Pusey, M, & McCutcheon, M 2011, ‘FROM THE MEDIA MOGULS TO THE MONEY MEN? MEDIA CONCENTRATION IN AUSTRALIA’,¬†Media International Australia¬†(8/1/07-Current), vol. 1, no. 140, p. 22-34, Communication & Mass Media Complete, EBSCOhost, viewed 28 March¬†2014.

Simpson, K 2012,¬†Rinehart’s Fairfax battle gets personal, viewed 28 March 2014,

~W3~ Addicted to Fashion

What is a sign? A yellow and black metal shape on the side of a road… well yes. But in the terms of semiotics – the study of signs, ¬†a sign is anything that conveys a message (Berger 2014).

Semiotics looks into a number of ways we read signs with the most distinctive factors being the signifiers and the signified. The signifiers of a sign is the content you can see within it, it will never change and it will be the same for anyone who reads it. What does change, is the message that the sign has portrayed to audiences known as the signified. The Signified will be read differently by each individual depending on their age, gender, past experiences,  religious beliefs and predominantly the ideologies they hold toward aspects in life.


Sisley – Fashion Junkie 2007


The¬†image above is an advertisement for the fashion label Sisley’s¬†Fashion Junkie campaign in 2007 which¬†caused a lot of controversy¬†being deemed inappropriate due to it’s drug references.

When looking at signifiers, the most obvious things are the two women holding straws in an all black room, leaning over a bright white dress and a credit card covered in powder with the text, “Sisley Fashion Junkie” right in the centre of the image. These simple signifers were specifically¬†chosen to give a signified message that¬†the the clothing brand¬†¬†Sisley’s products are¬†as addictive and high fashion as cocaine.

With the minimal use of signifiers how did this campaign receive such an outcry?

The answer can be concluded using ideologies and in this case, the specific ideologies around fashion culture. This image largely taps into the wide spread idea that the high fashion industry is largely involved with drugs and partying. With this ideology that ties the fashion industry to drugs already in the minds of most viewers, and the preconceived knowledge that Sisley is a high fashion brand, audiences are able to construct a message from just a few simple signifiers.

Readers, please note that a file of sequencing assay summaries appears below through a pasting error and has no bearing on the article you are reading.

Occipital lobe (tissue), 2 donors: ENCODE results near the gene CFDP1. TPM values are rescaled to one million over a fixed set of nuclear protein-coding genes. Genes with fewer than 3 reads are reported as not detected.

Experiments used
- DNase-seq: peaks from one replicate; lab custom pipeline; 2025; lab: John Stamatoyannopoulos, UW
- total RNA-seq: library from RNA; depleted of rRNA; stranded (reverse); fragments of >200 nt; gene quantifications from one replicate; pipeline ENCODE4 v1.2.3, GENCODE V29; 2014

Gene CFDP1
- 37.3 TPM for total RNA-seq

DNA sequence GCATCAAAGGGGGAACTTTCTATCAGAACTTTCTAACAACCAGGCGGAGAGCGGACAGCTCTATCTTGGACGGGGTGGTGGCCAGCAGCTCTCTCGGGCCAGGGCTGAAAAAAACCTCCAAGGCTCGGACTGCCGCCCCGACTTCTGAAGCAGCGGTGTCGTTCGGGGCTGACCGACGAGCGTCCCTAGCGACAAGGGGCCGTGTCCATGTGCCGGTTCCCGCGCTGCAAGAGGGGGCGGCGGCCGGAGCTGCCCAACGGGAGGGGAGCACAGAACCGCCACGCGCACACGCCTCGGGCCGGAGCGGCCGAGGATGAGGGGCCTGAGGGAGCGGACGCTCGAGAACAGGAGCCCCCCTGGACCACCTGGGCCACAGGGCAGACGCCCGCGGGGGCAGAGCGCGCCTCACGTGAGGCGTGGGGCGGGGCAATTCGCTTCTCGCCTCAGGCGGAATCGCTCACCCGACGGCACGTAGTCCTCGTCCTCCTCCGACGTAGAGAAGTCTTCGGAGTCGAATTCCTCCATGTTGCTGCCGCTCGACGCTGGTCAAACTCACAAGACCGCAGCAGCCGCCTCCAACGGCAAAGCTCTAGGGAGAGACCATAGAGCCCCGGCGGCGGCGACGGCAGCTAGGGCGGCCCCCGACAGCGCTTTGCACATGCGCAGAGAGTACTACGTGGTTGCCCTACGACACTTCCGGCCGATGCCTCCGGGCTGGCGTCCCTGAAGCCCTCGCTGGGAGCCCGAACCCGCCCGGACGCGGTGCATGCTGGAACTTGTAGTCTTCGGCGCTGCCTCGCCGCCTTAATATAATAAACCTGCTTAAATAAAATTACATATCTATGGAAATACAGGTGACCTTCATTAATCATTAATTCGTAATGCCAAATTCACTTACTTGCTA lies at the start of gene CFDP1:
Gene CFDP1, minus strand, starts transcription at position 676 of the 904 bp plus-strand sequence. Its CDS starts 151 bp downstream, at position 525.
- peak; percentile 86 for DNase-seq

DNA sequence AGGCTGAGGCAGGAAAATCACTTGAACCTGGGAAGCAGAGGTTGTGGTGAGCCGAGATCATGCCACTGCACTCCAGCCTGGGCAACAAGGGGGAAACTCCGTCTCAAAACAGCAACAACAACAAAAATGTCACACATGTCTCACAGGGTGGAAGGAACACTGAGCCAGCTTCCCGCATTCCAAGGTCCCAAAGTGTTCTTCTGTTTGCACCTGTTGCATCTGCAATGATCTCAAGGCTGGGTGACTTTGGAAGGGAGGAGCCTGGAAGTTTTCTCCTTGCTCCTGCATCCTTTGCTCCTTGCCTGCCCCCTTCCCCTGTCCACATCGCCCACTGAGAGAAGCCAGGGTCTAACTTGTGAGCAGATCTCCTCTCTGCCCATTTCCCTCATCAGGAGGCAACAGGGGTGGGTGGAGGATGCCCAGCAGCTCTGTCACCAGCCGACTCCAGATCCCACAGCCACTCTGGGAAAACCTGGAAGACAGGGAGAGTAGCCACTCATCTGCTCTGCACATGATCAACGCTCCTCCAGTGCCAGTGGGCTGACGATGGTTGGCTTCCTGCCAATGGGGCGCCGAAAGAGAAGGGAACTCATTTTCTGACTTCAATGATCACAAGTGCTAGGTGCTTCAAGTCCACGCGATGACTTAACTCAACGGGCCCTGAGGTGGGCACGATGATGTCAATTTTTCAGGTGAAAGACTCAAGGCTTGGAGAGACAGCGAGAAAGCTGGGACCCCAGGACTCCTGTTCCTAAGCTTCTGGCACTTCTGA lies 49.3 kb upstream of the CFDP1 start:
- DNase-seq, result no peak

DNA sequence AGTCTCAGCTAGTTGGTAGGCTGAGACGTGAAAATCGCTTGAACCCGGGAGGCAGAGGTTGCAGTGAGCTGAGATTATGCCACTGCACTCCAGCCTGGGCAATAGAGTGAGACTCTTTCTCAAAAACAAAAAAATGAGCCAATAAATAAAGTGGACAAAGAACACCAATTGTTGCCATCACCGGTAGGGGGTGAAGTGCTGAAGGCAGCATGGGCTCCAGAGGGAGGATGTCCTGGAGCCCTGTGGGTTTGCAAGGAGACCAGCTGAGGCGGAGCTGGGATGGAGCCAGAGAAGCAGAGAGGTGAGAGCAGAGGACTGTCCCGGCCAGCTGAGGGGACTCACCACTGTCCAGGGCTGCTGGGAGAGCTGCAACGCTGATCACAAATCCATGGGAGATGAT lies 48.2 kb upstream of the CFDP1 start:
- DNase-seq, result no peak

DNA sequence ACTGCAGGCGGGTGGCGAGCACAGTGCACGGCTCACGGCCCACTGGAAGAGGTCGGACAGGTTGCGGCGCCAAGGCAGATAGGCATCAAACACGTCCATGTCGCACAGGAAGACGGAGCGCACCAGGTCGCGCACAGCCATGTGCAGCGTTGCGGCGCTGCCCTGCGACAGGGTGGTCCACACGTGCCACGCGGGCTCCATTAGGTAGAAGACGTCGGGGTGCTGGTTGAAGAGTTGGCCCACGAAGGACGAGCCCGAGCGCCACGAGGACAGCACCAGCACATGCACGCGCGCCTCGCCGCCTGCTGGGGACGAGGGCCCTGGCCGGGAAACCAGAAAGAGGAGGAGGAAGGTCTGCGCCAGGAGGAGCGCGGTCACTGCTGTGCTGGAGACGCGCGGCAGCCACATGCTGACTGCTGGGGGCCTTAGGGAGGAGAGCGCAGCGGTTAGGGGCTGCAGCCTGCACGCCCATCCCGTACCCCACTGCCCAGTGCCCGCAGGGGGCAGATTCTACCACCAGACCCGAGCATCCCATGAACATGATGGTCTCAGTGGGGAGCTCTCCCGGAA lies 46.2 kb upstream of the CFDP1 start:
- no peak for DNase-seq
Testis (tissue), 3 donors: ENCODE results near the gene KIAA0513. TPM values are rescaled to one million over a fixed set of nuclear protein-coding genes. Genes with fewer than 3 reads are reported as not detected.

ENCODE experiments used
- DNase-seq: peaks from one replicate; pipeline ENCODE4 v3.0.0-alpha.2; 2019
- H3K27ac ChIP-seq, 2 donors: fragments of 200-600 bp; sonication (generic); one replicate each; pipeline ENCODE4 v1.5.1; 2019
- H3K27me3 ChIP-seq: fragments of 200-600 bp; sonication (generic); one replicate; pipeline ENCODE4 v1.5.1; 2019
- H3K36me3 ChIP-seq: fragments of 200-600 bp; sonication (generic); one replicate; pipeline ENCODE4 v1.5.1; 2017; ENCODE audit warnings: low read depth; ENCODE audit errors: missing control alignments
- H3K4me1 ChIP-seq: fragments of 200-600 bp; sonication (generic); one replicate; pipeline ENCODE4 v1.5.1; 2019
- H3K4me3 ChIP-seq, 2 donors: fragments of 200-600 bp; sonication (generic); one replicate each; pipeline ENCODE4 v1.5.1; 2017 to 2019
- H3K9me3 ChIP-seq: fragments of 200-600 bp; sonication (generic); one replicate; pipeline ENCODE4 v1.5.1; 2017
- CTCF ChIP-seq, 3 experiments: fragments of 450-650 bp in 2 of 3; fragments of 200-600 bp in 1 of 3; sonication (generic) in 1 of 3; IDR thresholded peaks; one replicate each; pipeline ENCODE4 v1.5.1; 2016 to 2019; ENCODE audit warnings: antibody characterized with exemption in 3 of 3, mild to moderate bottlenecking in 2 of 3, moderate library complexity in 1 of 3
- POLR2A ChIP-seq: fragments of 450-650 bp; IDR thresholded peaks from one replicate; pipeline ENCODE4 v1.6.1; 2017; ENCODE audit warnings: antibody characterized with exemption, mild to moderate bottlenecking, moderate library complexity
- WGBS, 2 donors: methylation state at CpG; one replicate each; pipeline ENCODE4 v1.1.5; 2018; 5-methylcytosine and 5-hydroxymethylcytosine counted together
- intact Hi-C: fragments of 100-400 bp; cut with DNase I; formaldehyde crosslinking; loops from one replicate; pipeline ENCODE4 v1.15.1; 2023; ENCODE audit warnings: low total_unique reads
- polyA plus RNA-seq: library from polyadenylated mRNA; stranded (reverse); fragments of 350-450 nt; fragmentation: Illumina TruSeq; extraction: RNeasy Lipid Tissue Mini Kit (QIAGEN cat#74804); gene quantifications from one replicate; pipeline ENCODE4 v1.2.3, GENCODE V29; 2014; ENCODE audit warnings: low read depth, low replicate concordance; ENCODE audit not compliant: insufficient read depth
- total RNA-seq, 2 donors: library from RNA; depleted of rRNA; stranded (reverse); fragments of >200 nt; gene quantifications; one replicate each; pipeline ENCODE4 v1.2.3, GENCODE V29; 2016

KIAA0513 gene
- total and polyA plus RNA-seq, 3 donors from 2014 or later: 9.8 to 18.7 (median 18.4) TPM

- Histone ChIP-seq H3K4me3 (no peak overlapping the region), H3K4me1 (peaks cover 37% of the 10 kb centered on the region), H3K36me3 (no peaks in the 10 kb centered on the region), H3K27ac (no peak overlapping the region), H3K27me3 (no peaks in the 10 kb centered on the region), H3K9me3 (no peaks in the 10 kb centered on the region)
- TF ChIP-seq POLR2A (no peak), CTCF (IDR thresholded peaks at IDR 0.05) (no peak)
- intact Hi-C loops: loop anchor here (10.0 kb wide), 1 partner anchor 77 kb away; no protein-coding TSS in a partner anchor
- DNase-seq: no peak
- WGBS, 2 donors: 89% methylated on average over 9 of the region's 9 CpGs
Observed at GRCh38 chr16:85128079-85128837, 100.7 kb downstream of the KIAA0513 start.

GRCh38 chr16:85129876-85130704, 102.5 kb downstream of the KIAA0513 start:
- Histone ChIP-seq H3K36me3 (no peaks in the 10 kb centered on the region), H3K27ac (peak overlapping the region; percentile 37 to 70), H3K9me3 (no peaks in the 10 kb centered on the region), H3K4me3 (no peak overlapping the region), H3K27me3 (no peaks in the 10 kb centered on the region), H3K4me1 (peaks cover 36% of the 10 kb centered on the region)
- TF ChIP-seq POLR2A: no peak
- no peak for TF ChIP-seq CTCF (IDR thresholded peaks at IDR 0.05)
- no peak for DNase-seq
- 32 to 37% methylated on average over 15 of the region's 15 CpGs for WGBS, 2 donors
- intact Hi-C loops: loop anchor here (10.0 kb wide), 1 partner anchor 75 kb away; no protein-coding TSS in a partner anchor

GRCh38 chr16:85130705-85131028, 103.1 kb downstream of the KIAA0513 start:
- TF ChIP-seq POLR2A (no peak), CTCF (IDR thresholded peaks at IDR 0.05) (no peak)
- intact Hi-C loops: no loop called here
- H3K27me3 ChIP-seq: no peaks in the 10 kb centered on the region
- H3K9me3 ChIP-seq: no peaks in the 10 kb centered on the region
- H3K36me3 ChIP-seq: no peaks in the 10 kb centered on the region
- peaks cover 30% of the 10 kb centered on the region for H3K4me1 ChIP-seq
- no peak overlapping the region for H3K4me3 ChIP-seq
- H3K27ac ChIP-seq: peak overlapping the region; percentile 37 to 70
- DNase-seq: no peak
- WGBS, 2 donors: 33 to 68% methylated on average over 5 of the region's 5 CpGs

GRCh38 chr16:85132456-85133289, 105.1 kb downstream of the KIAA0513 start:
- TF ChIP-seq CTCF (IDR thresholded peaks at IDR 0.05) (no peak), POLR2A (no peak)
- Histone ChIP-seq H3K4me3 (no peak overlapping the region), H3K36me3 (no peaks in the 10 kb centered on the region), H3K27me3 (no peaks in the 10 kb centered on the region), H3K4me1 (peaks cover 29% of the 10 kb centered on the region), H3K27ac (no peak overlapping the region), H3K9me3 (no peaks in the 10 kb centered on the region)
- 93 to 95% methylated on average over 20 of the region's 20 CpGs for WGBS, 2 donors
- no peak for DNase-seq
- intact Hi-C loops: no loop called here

The use of the¬†colour and representation plays a massive role in the ad, with the (in context) models, in a completely dark room has¬†connotations¬†to¬†the “dark side” of the fashion industry and the struggle many models face with ¬†partying and drug use.The contrasting pure white Sisley¬†dress again evokes the representation of pure white cocaine, a substance associated with people with money and who like to party.This is then enforced by signifier ¬†the credit card covered in white powder, again linked with the ideology that they are used¬†to chop cocaine.

The final signifier, tying it all together is the use of the text. Sisley, as mentioned above, promotes¬†the brands name. It is the¬†text,¬†“Fashion Junkie” ¬†that combines the notion of fashion and addictive drugs that relates it to the¬†brand, giving it the idea you can be addicted or a “junkie” to this fashionable label.

All in all, the use of ideologies plays a massive role into the way we perceive images. If someone who has never been exposed to any of these ideologies were to view this, their interpretation would not be the same.

Here are some more controversial adds from Sisley.

Sisley, Sisley Clothing, Sisley, Print, Outdoor, Ads

Sisley Ad

Sisley: Fashion Junkie, 2

Sisley: Fashion Junkie, 2

Berger, A 2014, ‘Semiotics and society’,¬†Society,¬†vol¬†51, no. 1,¬†p.¬†22-26, viewed 21 March 2014, Springer Link database, item:¬†1936-4725.¬†


~W2~ The Blame Game

Does TV make us fat? It’s a question we’ve all heard and probably most would agreed with.

tv and weight gain

TV and weight gain

We as humans naturally find ourselves pushing blame of¬†events or state of affairs considered to be undesirable¬†onto anything¬†or anyone else,¬†with¬†new¬†technologies and media being immediately held responsible.¬†¬†This idea of blame being any one else’s fault but ours¬†can be known at the “not me” notion.

Today with TV and online media being ¬†such a large part of our every day lives it’s easy to see how we can blame Media for our issues, but, is it really the Media’s fault?